TORONTO -- The Indians know and like what they have at the back of their bullpen between closer Chris Perez and setup men Vinnie Pestano and Joe Smith. It is the rest of the relief corps that will take time to sort out in the early portion of this season.
"What we have is a collection of guys that have pretty good arms," Indians manager Terry Francona said. "There's not one guy in our bullpen that we need to stay away from. Everybody has a strength that they do, and we'll try to use that."
Besides the late-inning trio, Cleveland's Opening Day bullpen will include right-handers Cody Allen, Matt Albers and Bryan Shaw and lefties Rich Hill and Nick Hagadone. Francona mentioned Hill as a candidate for high-leverage situations against left-handed hitters, and said the rest of the arms will likely be mixed and matched based on in-game developments.
What the Indians are trying to accomplish is improving the performance of their middle-relief group. Last season, Perez, Pestano and Smith combined for a 3.01 ERA and a 1.13 WHIP (walks plus hits per innings pitched), but the rest of the 'pen posted a 4.56 ERA and a 1.35 WHIP, which gave the Tribe the American League's 13th-ranked bullpen ERA (3.99) as a whole.
The Indians are currently carrying eight relievers, but will likely revert to a traditional seven-man bullpen when left-handed starter Scott Kazmir is added to the active roster to serve as the team's fifth starter on Saturday. The relievers who have Minor League options -- including Allen, Shaw and Hagadone -- are most vulnerable for a trip back to Triple-A.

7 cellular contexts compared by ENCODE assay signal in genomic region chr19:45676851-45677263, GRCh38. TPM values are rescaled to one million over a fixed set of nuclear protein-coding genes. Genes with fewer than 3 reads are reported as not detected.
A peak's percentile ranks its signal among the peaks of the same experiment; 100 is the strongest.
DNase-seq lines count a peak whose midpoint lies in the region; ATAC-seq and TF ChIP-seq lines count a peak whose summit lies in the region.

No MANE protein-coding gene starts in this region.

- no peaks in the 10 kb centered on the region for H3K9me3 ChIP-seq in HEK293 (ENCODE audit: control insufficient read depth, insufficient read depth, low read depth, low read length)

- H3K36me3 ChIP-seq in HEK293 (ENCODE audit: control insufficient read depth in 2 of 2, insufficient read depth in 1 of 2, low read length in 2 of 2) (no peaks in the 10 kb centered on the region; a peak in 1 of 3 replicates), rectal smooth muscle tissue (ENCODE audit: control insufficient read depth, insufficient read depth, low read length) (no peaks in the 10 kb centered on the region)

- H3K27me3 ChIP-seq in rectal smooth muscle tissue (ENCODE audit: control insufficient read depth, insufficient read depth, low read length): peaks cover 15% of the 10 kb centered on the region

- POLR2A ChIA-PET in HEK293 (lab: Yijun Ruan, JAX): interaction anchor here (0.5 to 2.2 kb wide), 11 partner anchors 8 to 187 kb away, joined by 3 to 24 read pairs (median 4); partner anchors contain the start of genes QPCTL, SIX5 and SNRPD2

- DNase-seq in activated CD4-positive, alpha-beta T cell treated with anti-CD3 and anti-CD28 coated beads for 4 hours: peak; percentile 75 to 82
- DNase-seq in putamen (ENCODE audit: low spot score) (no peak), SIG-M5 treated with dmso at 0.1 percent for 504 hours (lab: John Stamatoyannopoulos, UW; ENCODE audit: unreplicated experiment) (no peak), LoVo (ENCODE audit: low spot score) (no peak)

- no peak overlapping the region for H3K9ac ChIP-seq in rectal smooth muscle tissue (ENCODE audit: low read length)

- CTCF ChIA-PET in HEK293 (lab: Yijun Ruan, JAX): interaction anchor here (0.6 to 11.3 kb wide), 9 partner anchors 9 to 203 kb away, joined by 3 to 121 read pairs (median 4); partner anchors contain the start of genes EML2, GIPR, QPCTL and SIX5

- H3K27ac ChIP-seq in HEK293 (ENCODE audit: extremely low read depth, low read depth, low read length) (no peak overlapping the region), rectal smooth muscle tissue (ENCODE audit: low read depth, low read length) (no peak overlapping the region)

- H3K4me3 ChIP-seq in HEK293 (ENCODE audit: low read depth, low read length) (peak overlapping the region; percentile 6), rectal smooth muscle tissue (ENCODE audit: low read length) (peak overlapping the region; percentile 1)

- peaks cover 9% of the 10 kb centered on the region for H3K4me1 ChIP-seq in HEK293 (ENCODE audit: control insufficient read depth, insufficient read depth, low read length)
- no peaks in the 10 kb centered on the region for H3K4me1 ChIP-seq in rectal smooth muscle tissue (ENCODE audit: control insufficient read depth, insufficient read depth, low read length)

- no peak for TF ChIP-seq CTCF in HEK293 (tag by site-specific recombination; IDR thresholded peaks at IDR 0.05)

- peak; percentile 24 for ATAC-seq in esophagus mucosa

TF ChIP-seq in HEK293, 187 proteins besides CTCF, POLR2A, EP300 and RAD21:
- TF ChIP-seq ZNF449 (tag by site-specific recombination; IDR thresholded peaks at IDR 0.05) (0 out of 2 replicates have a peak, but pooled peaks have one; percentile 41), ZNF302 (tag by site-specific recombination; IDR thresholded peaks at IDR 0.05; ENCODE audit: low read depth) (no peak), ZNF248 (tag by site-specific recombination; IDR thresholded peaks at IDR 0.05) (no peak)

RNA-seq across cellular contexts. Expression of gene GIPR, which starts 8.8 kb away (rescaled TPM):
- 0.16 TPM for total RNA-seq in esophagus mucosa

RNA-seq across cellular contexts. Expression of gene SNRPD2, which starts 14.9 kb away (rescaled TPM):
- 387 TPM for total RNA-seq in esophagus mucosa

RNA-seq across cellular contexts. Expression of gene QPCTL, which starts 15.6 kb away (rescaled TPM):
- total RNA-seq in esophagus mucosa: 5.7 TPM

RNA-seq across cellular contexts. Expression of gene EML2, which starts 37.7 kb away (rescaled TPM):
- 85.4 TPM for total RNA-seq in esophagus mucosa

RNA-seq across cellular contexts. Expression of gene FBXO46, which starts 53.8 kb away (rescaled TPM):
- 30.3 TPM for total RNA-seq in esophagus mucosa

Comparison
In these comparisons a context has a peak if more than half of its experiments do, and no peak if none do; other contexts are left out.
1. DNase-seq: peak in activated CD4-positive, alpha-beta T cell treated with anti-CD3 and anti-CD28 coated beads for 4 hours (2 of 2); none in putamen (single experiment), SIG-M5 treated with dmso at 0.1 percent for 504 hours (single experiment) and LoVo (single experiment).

"That'll be a hard one, because I like the idea of going with eight," Francona said. "Every manager probably feels that way. We don't have a typical long [reliever], and that's by choice. We have guys that we feel all have strengths."
Cleveland is confident that the combination of Perez, Pestano and Smith will once again provide a solid anchor for the staff. Last season, when the Indians lost 94 games, the club went 52-8 in games in which it held a lead after six innings, and posted a 24-12 record in one-run contests.
"In one-run games, they still had one of the best records in baseball," Francona said. "That says a lot about them. There's a lot of times where, if you get to a bullpen before you want to, you struggle. I'm hoping that's not the case here."